Before the pandemic, my role as Children, Young People and Families Lead took me all over the UK, meeting counsellors, Government officials and other key stakeholders linked to the provision and funding of school and community-based counselling. A cause which continues to be a key driver in my day-to-day work.

Early on in my BACP journey, I was fortunate to meet with representatives from Citizen’s UK, a network of community organisers who engage with leaders from health, local authorities, faith communities, politicians, local councillors, and elected mayors to make changes with and alongside local people. At the heart of all of this work were verbal testimonials from community members in support of much needed change.

In 2019 Citizens UK called for funded school counselling provision in the North-East in Newcastle, eventually leading to a post being secured for a pilot project across an academy of schools. As part of this process, we worked closely with community activist, Simon Mason (Citizen’s UK, Tyne and Wear) alongside BACP’s research team to look at the best way of measuring impact. This resulted in an evaluation report, which was published in 2021.

The evaluation, led by BACP senior research fellow Charlie Duncan, highlighted key findings supporting the positive effects of school counselling, which I was delighted to share as a guest speaker at a Citizen’s UK assembly event in Brighton in November 2022.

The event itself was transformative, energetic, and fast paced; the power of community activism in action, holding leaders to account, while providing a platform for those with lived experience to have their voices heard.

The assembly ask was simple. Would the leader of Brighton and Hove Council, Councillor Mac Cafferty, alongside Usman Niaziu, the Deputy CEO of the Sussex Partnership Foundation Trust, commit funding to jointly finance a pilot school counselling project across all schools in the area at a cost of £2m pounds? 

Both leaders were under the spotlight and on stage throughout the presentations to a packed audience, listening to a range of powerful testimonials, including one from a student who talked about the impact the pandemic had on her mental health and how working alongside a psychotherapist, funded by the school, had been life changing. Head teacher, and host for the evening, Shelley Baker, talked about how at one point they could afford to employ a counsellor for five days a week but had to cut it to three days due to funding constraints even though demand for counselling is now higher.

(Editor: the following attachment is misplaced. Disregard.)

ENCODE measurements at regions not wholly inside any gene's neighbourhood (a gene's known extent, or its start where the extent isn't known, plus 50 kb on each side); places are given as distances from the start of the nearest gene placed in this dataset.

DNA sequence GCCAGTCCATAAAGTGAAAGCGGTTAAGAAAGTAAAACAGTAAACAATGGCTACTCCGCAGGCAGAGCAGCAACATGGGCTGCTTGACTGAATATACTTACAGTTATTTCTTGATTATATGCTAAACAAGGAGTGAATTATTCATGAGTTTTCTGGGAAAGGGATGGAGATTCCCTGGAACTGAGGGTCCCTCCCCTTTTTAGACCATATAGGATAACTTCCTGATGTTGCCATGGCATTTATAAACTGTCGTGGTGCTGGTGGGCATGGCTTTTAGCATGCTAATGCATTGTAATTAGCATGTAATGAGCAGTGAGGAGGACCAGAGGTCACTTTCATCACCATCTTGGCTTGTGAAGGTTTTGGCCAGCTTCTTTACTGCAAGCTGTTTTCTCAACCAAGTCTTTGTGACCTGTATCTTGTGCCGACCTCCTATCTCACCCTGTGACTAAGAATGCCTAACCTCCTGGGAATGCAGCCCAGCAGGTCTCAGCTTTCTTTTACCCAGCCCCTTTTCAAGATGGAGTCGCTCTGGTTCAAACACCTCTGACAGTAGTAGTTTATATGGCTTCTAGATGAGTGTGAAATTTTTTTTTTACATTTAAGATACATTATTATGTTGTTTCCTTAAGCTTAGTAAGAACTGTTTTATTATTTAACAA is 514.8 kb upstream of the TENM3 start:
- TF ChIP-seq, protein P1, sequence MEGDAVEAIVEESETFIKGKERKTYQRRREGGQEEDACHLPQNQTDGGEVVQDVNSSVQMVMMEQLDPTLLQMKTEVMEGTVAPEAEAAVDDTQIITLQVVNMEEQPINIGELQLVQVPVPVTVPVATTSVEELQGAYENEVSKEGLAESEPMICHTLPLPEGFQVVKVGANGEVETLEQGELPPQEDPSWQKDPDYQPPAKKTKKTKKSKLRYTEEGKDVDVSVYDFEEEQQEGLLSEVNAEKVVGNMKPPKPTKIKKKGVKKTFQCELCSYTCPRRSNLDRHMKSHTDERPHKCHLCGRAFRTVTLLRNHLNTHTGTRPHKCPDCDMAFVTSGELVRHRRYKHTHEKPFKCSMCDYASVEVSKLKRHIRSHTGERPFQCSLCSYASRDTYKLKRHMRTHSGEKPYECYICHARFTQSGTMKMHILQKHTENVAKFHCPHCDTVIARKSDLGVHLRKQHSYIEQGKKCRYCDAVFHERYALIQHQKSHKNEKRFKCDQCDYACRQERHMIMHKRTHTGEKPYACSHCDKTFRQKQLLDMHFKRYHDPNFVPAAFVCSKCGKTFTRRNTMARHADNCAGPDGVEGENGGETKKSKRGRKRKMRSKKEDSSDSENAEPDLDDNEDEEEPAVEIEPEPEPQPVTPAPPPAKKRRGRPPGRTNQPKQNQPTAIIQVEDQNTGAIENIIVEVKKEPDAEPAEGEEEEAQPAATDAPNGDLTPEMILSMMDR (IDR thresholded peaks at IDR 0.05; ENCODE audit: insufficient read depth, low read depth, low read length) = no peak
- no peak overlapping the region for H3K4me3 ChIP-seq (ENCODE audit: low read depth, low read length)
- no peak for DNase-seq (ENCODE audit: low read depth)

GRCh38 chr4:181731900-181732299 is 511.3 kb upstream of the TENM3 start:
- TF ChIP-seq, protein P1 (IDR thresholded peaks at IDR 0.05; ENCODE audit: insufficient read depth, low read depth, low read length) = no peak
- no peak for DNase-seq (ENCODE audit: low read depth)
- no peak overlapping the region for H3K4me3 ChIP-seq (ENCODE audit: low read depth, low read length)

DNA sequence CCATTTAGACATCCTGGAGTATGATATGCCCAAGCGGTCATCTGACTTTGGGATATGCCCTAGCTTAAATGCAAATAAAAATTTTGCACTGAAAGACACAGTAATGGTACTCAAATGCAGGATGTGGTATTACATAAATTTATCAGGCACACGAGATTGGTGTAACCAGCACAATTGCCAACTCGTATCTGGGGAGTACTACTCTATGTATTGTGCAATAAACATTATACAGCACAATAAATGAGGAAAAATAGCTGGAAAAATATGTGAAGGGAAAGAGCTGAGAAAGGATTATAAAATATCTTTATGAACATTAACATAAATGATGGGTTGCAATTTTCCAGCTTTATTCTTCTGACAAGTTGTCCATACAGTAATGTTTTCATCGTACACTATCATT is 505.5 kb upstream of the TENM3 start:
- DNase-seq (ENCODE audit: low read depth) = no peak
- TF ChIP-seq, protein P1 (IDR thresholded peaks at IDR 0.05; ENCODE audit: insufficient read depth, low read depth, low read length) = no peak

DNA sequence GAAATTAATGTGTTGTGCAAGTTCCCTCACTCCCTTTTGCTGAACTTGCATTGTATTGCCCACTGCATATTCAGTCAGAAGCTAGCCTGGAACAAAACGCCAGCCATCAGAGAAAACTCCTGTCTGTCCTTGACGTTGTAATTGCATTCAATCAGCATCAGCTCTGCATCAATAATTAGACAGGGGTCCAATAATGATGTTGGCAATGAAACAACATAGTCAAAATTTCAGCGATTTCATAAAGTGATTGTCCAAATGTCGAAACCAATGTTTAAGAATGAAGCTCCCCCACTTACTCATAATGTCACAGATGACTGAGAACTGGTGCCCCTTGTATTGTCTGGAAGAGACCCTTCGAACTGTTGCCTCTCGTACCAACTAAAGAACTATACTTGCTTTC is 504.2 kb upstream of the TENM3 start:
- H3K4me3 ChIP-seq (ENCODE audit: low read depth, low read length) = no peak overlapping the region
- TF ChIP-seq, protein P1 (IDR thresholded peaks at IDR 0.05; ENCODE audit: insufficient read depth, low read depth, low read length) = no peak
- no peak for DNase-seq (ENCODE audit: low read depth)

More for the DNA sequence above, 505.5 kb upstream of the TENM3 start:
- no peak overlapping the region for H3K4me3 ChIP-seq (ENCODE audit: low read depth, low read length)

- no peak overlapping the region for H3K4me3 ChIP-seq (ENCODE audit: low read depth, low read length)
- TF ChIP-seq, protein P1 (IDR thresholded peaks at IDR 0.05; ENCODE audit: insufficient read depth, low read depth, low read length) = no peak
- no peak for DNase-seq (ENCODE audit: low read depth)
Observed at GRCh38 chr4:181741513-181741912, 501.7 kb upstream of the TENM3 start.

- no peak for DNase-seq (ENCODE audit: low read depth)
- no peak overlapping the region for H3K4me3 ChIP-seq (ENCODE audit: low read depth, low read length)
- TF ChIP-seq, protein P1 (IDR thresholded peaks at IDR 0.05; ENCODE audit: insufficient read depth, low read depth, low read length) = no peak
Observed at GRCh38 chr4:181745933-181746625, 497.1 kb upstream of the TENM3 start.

Sadly, on this occasion, both Councillor Mac Cafferty and Usman Niaziu, couldn’t commit to jointly funding the pilot programme across Brighton and Hove. Although disappointing for those making the case for the investment, the event proved a great opportunity to promote the value and impact of counselling.

Despite the decision, the Council and Foundation Trust confirmed interest in the offer from BACP to be involved in an evaluation, if and when funding could be secured. So, although it was a no to the funding ask, it did open a door for future discussions. The event also provided the opportunity to speak to MP Lloyd Russell Moyle who has been a long-term supporter of the need for school counselling across Brighton and Hove.

The local BBC news, South-East Today, featured children’s mental health as their leading story, resulting in a live interview with me, providing the opportunity to highlight the ever-growing need for additional ring-fenced funding for school counselling provision.

I was finally able to meet with some key contacts I’ve been working with during the pandemic, Julian Rose and Ruth Simmonds from TAC Access, alongside another key contact, Lisa Humphries, from the Chichester College Group.  

TAC Access have been signing up BACP members to their TAC Access Commissioner’s platform so schools and colleges can directly book experienced and CYP trained specialist counsellors at the rate of pay the practitioners set for themselves. The problem isn’t a lack of experienced practitioners, but rather schools with over-stretched budgets with little wriggle room to buy in the critical services they so clearly need.

The journey for funded counselling provision across all schools in England, in line with Northern Ireland, Scotland and Wales continues.